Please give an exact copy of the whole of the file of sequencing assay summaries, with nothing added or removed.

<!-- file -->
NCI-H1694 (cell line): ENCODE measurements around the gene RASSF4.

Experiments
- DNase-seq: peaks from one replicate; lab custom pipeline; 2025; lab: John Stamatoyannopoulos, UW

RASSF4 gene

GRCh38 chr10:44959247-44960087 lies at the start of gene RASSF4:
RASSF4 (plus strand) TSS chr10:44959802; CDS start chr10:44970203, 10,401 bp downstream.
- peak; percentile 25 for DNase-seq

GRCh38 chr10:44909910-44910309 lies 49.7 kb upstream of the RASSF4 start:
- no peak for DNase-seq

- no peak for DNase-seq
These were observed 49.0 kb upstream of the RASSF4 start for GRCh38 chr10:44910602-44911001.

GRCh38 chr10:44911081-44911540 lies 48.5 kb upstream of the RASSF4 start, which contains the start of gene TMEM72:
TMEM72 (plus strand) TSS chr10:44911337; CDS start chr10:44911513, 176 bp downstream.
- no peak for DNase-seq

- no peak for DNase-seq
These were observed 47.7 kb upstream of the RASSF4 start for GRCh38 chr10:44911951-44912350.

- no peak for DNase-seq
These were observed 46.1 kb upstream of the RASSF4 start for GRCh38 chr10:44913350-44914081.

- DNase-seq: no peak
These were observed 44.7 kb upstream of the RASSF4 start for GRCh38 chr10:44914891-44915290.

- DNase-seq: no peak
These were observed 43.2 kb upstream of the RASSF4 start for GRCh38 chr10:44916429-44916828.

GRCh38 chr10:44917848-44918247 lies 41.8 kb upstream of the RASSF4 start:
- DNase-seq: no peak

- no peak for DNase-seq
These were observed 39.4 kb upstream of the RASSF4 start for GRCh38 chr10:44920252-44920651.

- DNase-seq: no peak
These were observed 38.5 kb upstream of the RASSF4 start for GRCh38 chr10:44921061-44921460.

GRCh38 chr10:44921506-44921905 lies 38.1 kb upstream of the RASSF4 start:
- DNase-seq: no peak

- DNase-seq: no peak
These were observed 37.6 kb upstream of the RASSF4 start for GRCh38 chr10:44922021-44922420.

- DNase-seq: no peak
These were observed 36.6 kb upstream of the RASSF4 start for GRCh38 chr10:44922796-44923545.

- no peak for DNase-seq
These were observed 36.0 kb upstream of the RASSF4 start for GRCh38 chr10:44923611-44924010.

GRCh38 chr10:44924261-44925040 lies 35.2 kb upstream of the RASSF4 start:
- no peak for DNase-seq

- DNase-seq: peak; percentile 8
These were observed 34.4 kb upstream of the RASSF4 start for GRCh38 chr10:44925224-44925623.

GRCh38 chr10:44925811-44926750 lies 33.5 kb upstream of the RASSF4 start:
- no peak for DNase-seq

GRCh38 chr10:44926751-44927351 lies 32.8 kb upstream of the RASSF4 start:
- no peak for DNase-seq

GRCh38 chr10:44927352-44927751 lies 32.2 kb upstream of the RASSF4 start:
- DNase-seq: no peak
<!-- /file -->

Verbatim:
NCI-H1694 (cell line): ENCODE measurements around the gene RASSF4.

Experiments
- DNase-seq: peaks from one replicate; lab custom pipeline; 2025; lab: John Stamatoyannopoulos, UW

RASSF4 gene

GRCh38 chr10:44959247-44960087 lies at the start of gene RASSF4:
RASSF4 (plus strand) TSS chr10:44959802; CDS start chr10:44970203, 10,401 bp downstream.
- peak; percentile 25 for DNase-seq

GRCh38 chr10:44909910-44910309 lies 49.7 kb upstream of the RASSF4 start:
- no peak for DNase-seq

- no peak for DNase-seq
These were observed 49.0 kb upstream of the RASSF4 start for GRCh38 chr10:44910602-44911001.

GRCh38 chr10:44911081-44911540 lies 48.5 kb upstream of the RASSF4 start, which contains the start of gene TMEM72:
TMEM72 (plus strand) TSS chr10:44911337; CDS start chr10:44911513, 176 bp downstream.
- no peak for DNase-seq

- no peak for DNase-seq
These were observed 47.7 kb upstream of the RASSF4 start for GRCh38 chr10:44911951-44912350.

- no peak for DNase-seq
These were observed 46.1 kb upstream of the RASSF4 start for GRCh38 chr10:44913350-44914081.

- DNase-seq: no peak
These were observed 44.7 kb upstream of the RASSF4 start for GRCh38 chr10:44914891-44915290.

- DNase-seq: no peak
These were observed 43.2 kb upstream of the RASSF4 start for GRCh38 chr10:44916429-44916828.

GRCh38 chr10:44917848-44918247 lies 41.8 kb upstream of the RASSF4 start:
- DNase-seq: no peak

- no peak for DNase-seq
These were observed 39.4 kb upstream of the RASSF4 start for GRCh38 chr10:44920252-44920651.

- DNase-seq: no peak
These were observed 38.5 kb upstream of the RASSF4 start for GRCh38 chr10:44921061-44921460.

GRCh38 chr10:44921506-44921905 lies 38.1 kb upstream of the RASSF4 start:
- DNase-seq: no peak

- DNase-seq: no peak
These were observed 37.6 kb upstream of the RASSF4 start for GRCh38 chr10:44922021-44922420.

- DNase-seq: no peak
These were observed 36.6 kb upstream of the RASSF4 start for GRCh38 chr10:44922796-44923545.

- no peak for DNase-seq
These were observed 36.0 kb upstream of the RASSF4 start for GRCh38 chr10:44923611-44924010.

GRCh38 chr10:44924261-44925040 lies 35.2 kb upstream of the RASSF4 start:
- no peak for DNase-seq

- DNase-seq: peak; percentile 8
These were observed 34.4 kb upstream of the RASSF4 start for GRCh38 chr10:44925224-44925623.

GRCh38 chr10:44925811-44926750 lies 33.5 kb upstream of the RASSF4 start:
- no peak for DNase-seq

GRCh38 chr10:44926751-44927351 lies 32.8 kb upstream of the RASSF4 start:
- no peak for DNase-seq

GRCh38 chr10:44927352-44927751 lies 32.2 kb upstream of the RASSF4 start:
- DNase-seq: no peak